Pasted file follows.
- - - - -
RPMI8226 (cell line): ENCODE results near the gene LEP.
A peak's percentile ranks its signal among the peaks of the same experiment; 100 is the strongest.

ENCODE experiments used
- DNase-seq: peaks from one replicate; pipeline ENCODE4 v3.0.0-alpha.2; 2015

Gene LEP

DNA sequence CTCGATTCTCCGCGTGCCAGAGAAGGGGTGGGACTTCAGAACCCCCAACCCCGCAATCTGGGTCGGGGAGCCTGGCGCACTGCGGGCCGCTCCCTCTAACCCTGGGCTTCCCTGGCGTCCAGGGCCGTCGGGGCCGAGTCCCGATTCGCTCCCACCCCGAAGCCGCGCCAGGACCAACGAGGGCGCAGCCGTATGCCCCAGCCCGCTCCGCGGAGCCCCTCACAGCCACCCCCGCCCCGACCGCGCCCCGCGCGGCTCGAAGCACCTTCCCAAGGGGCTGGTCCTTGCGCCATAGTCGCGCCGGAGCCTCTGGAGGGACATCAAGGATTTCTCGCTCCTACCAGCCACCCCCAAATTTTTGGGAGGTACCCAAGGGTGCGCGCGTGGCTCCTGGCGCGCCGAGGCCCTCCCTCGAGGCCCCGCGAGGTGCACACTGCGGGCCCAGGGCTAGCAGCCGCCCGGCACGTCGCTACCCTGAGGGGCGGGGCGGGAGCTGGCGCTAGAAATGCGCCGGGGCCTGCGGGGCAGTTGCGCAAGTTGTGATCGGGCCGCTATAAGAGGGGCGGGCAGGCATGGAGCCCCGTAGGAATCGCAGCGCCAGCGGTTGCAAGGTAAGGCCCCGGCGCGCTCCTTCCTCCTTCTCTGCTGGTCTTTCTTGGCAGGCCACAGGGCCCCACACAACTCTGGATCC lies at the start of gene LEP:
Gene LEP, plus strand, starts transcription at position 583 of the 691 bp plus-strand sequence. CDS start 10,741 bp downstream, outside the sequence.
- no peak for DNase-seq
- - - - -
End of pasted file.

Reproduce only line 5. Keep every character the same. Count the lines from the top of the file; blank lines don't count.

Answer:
Gene LEP